Kernel Density Estimation (KDE)© uses the Ball Tree or KD Tree algorithms for efficient queries, and walks the line between unsupervised learning, feature engineering, and data modeling.
Neighbor-based approaches such as KDE are some of the most popular and useful density estimation techniques. KDE can be performed in any number of dimensions, though in practice high dimensionality can cause a degradation of performance. The KDE Modeling node and the KDE Simulation node in Watson Studio expose the core features and commonly used parameters of the KDE library. The nodes are implemented in Python. 1
To use a KDE node, you must set up an upstream Type node. The KDE node will read input values from the Type node (or from the Types of an upstream import node).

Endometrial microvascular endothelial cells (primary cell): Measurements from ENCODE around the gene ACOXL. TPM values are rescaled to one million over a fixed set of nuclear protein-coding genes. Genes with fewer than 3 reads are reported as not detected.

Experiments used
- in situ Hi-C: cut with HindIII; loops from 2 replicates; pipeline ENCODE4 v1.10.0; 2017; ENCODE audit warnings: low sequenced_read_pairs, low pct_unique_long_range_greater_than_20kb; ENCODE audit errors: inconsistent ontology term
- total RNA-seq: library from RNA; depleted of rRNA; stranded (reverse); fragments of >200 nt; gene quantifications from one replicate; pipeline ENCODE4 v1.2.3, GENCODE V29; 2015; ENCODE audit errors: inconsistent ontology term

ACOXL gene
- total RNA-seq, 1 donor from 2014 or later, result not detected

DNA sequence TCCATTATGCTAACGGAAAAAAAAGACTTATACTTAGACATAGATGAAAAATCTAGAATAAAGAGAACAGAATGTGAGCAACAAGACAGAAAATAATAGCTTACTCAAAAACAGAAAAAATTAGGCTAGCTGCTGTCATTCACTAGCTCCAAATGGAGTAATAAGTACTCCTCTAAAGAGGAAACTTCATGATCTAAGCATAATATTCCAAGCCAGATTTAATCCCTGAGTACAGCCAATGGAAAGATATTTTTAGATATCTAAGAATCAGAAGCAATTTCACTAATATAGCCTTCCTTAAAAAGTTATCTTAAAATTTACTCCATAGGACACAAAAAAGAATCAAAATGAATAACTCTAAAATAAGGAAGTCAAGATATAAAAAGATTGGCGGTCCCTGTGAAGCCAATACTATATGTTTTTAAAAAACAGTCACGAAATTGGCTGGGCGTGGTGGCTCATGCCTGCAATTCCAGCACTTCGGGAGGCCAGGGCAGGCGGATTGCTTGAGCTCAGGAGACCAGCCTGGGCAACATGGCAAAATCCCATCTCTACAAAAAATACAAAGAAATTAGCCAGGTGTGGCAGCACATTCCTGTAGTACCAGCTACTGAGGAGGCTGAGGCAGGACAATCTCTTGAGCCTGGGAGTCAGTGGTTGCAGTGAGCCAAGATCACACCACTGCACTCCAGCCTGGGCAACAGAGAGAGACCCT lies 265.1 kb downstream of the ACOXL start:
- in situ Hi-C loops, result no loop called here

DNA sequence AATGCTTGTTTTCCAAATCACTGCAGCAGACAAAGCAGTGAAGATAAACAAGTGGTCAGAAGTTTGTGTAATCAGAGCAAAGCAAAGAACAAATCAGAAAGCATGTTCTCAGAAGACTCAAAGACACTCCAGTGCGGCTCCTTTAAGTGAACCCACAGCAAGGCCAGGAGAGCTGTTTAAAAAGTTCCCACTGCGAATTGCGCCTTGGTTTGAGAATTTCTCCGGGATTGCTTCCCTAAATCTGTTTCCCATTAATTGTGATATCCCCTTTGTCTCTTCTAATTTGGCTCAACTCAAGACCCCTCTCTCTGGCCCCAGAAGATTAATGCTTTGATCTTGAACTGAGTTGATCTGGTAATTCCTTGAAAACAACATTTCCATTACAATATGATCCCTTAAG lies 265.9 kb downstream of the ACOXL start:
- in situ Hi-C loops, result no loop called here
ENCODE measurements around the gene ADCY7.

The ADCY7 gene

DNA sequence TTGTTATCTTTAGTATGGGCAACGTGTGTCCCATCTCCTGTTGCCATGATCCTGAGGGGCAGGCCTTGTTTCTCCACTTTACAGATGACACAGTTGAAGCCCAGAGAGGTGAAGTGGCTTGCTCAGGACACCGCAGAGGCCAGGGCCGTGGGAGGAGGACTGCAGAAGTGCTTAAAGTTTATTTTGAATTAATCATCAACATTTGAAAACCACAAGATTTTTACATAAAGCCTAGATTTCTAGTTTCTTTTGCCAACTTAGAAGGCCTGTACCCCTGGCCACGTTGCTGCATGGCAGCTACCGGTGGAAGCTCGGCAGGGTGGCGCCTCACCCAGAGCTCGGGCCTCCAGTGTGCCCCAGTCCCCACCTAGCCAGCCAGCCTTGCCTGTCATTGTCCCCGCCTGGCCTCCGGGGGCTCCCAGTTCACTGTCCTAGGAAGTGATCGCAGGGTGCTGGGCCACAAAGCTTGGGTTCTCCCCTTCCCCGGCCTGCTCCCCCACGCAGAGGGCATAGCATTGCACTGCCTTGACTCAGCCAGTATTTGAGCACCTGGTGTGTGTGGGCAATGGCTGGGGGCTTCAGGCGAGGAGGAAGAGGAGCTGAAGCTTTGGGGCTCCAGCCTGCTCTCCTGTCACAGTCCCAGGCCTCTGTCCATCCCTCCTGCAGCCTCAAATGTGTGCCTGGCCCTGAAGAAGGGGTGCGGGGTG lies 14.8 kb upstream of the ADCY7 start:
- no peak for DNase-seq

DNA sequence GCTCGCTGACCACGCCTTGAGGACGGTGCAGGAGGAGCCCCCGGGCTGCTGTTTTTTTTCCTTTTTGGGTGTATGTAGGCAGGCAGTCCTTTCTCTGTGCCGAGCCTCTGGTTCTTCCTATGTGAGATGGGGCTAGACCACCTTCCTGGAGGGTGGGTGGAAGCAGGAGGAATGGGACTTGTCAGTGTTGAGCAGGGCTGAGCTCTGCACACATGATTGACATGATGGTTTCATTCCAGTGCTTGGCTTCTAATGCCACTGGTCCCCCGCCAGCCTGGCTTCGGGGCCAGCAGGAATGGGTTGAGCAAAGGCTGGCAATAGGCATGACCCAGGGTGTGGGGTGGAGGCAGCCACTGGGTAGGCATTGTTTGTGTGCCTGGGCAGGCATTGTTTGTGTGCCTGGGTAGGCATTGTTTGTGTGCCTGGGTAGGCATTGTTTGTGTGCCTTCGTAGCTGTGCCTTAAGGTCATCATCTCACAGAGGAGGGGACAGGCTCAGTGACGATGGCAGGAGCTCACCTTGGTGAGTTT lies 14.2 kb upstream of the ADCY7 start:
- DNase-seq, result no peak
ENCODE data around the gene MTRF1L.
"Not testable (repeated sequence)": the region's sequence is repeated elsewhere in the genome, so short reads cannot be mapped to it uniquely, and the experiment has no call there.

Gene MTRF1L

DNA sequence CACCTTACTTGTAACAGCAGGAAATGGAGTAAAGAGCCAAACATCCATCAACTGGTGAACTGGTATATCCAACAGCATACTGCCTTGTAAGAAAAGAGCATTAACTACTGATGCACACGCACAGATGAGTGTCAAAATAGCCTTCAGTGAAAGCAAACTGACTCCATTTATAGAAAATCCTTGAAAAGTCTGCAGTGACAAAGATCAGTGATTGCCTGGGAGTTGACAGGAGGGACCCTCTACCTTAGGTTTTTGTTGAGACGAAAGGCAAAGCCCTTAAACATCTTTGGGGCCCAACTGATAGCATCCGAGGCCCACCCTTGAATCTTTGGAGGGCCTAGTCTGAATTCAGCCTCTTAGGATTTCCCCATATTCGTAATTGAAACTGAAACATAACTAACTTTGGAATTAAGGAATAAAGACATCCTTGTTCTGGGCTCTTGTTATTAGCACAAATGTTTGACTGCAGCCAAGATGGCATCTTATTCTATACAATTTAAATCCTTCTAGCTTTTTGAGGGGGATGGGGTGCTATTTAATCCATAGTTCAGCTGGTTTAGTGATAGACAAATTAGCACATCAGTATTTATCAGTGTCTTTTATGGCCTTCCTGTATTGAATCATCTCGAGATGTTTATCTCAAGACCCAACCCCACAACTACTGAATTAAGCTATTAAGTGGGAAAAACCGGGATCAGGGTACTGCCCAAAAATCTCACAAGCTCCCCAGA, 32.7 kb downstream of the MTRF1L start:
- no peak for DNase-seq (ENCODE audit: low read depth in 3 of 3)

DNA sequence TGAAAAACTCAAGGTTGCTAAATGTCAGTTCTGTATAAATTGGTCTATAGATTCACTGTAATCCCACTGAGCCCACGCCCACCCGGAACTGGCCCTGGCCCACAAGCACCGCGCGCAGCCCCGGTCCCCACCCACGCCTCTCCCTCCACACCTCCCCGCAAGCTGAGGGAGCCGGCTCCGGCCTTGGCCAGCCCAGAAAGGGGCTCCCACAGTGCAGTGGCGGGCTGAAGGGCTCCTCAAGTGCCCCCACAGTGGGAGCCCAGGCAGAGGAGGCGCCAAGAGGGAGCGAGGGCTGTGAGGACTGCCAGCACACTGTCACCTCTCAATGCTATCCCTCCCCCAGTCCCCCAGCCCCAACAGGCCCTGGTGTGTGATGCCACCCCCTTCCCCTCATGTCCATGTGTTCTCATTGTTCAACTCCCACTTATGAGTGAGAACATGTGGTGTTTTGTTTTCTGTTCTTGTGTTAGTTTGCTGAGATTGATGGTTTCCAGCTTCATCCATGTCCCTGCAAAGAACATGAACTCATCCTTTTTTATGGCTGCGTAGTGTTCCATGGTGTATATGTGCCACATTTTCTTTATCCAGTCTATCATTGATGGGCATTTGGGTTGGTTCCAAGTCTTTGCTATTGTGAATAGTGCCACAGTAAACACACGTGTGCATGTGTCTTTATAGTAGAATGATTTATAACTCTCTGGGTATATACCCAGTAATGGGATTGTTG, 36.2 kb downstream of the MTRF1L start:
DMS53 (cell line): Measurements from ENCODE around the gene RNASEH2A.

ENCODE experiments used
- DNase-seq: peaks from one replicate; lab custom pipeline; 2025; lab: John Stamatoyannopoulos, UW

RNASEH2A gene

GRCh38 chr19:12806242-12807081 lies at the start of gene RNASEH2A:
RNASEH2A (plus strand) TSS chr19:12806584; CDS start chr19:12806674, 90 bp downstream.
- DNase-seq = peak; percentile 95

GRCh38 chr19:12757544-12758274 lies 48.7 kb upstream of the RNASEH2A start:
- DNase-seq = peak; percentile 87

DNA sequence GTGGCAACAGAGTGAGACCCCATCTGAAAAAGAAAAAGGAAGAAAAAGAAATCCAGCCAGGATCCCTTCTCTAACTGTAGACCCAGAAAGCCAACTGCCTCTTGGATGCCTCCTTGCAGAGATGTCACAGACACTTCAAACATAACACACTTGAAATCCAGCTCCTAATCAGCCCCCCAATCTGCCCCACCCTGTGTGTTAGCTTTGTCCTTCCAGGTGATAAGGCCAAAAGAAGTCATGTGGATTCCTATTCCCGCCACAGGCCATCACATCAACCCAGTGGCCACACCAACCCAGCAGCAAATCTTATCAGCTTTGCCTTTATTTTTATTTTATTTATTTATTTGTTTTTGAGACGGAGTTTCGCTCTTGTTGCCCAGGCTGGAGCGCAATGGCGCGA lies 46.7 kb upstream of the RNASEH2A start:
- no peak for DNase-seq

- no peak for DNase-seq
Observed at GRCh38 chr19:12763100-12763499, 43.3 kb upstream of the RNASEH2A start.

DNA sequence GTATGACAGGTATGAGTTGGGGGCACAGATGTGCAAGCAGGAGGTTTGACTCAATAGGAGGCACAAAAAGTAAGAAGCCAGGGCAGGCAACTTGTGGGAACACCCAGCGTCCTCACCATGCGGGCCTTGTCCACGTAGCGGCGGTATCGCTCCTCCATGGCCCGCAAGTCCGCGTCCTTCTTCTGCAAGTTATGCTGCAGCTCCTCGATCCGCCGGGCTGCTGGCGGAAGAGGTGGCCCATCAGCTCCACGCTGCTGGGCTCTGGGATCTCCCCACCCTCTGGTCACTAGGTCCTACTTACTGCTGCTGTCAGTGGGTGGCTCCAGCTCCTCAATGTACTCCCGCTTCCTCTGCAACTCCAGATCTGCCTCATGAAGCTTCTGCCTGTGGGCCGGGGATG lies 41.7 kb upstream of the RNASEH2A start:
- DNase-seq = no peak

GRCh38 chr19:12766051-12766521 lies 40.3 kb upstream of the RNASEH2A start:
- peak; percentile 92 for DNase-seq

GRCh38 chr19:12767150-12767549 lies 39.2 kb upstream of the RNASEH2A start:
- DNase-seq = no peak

The KDE Modeling node is available under the Modeling node palette. The KDE Modeling node generates a model nugget, and the nugget's scored values are kernel density values from the input data.
The KDE Simulation node is available under the Outputs node palette. The KDE Simulation node generates a KDE Gen source node that can create some records that have the same distribution as the input data. In the KDE Gen node properties, you can specify how many records the node will create (default is 1) and generate a random seed.
For more information about KDE, including examples, see the KDE documentation available at http://scikit-learn.org/stable/modules/density.html#kernel-density-estimation. 1
1 "User Guide." Kernel Density Estimation. Web. © 2007-2018, scikit-learn developers.